Munich Re says Hagibis “very expensive” but targets still in sight

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German reinsurance giant Munich Re is expecting the cost of Japanese typhoon Hagibis to be “very expensive” for the firm, according to its CFO, but not sufficient to force it to change tack on beating its profit target for the year.

Munich Re signMunich Re had said in announcing its third-quarter results that it expected to be able to deliver full-year 2019 profits that would surpass its targets.

Yesterday evening the reinsurance firm held a dinner for German media at which its senior executives explained that despite the expectation of a heavy loss burden from typhoon Hagibis, this expectation remains and its targets for 2020 also remain in place.

Fourth quarter losses will be driven by Hagibis, currently expected to be the largest loss event of the quarter for Munich Re.

Although the reinsurance firm may also face some impacts from other catastrophes of recent weeks, including tornadoes in the United States, wildfires in California and bush fires in Australia.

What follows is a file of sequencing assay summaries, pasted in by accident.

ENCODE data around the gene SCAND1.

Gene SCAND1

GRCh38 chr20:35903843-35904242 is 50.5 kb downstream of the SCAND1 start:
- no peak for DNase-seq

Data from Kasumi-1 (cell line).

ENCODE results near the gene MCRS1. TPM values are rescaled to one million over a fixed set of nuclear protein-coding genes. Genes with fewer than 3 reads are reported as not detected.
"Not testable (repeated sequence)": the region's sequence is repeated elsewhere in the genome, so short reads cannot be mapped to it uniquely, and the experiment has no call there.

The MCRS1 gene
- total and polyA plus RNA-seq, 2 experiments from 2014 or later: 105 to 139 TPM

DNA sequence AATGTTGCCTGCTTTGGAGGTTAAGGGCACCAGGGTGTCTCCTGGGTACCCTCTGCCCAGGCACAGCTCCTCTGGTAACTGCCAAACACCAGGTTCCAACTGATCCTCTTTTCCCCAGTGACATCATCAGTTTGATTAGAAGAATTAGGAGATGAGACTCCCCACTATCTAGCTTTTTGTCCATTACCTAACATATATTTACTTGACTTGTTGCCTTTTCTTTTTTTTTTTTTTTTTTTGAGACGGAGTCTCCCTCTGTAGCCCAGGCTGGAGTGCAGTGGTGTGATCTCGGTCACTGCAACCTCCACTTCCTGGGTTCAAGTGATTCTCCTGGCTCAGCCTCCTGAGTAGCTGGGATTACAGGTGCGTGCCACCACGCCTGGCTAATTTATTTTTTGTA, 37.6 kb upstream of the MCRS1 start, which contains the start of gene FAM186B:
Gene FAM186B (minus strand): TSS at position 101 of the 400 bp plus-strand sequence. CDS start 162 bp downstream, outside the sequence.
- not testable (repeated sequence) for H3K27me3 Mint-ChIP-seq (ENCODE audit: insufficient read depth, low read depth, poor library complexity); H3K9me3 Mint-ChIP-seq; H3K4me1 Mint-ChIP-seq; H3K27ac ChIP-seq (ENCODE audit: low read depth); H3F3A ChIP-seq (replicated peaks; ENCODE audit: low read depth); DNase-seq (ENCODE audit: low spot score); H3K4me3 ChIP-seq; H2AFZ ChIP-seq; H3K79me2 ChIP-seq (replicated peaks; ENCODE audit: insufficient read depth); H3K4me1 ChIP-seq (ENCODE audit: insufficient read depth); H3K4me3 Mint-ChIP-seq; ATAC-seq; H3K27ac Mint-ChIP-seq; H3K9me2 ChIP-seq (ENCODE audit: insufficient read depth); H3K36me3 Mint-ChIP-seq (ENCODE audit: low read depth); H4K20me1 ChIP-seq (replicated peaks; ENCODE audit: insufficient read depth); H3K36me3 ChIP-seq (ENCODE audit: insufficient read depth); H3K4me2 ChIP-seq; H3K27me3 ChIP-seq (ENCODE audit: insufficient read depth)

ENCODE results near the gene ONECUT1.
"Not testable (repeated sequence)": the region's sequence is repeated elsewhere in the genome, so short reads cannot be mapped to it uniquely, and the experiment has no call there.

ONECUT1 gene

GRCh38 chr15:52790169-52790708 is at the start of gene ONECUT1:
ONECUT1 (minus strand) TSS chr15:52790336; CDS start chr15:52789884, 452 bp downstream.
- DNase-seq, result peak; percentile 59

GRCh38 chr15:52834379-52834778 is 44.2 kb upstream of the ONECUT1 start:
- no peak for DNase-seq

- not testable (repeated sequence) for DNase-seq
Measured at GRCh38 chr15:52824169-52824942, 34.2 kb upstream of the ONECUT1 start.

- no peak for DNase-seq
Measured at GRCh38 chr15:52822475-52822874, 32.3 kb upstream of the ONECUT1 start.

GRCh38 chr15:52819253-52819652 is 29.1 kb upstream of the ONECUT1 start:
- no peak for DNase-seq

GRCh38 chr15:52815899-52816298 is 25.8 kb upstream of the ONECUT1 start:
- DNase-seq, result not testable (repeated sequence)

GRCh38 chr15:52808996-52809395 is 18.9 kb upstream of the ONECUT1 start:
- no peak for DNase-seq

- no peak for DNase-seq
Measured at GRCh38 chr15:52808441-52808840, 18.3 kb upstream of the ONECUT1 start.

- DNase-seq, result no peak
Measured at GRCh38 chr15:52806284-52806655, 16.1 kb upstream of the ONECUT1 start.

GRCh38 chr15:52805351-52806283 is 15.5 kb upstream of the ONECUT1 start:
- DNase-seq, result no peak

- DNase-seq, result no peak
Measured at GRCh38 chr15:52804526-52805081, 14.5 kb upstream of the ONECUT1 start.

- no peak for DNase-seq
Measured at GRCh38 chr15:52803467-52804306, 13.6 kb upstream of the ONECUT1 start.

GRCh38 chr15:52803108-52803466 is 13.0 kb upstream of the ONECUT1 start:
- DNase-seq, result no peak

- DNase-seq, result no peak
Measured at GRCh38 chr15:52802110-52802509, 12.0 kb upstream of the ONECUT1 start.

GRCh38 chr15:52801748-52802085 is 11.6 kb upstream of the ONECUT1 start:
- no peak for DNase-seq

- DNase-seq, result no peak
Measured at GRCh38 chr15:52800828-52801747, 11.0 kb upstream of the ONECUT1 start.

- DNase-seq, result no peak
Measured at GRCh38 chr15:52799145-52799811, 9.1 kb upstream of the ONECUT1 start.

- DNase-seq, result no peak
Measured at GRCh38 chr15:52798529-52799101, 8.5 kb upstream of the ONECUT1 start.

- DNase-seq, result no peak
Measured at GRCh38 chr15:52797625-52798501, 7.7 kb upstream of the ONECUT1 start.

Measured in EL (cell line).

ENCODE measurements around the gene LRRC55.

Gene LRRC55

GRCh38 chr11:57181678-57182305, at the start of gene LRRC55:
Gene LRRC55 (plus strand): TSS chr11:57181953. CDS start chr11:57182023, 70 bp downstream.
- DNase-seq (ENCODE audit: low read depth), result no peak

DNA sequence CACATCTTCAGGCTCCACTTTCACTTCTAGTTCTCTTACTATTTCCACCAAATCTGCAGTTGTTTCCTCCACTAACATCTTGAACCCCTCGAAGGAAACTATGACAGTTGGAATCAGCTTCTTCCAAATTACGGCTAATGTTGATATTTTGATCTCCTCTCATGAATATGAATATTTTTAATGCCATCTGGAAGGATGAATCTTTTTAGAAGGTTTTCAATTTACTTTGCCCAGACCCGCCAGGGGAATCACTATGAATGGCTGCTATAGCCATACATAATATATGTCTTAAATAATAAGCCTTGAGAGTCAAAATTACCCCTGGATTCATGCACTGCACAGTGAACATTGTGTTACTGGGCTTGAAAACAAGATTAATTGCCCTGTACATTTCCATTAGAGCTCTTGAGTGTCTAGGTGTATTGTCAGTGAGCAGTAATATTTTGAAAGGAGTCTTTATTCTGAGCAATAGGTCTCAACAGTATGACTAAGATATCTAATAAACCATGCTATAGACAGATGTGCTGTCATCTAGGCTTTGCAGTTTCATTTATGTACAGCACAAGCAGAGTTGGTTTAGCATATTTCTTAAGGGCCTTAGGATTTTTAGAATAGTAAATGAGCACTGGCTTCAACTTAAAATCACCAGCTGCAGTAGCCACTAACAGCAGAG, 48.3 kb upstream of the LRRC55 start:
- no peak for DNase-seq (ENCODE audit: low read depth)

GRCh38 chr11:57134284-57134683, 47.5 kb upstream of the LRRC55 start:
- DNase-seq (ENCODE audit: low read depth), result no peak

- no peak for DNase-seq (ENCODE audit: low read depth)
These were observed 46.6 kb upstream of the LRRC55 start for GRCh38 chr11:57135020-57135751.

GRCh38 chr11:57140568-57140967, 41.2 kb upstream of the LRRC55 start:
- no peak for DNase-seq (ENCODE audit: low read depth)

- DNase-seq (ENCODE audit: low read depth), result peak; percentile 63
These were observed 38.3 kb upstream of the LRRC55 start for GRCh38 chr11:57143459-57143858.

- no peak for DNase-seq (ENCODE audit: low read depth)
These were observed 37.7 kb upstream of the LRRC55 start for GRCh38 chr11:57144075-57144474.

As a result of these events Munich Re began the fourth-quarter a little behind, CFO Christoph Jurecka explained to the attendees at yesterday’s media event, media reports explain.

He added that because of this the company is sticking with its revised forecast that it can beat the profit target set at the beginning of the year, but wouldn’t aim any higher.

Typhoon Hagibis is expected to be “very expensive” Jurecka explained to the journalists, according to a Dow Jones report.

Munich Re is also assessing the need to take action to increases reserves for its Australian life reinsurance business, the executives explained to the media, with Jurecka saying that the reinsurer may have to “do something in Australia,” referring to the Australian disability business that has proved challenging in recent years, Dow Jones said.

But despite this the target for a higher profit in 2020 also remains in place and while Munich Re expects to surpass its EUR 2.5 billion target for 2019, for the following year it still aims to reach a higher EUR 2.8 billion profit level.

Munich Re’s CEO Joachim Wenning also revealed at the event that insurance acquisitions are more attractive than reinsurance.

He said the company is open to compatible primary insurance acquisitions, where the risks fit with Munich Re’s appetite and portfolio, saying that this would be focused on areas where its Ergo unit is already performing well, suggesting bolt-on acquisitions are an easier fit.

There’s also likely an element of market dynamics in play here, as Munich Re already has the firepower to grow into reinsurance if it wanted to, but likely sees a greater opportunity to source increasing premium rates in the primary market and to source risk from closer the front of the market chain in this way.

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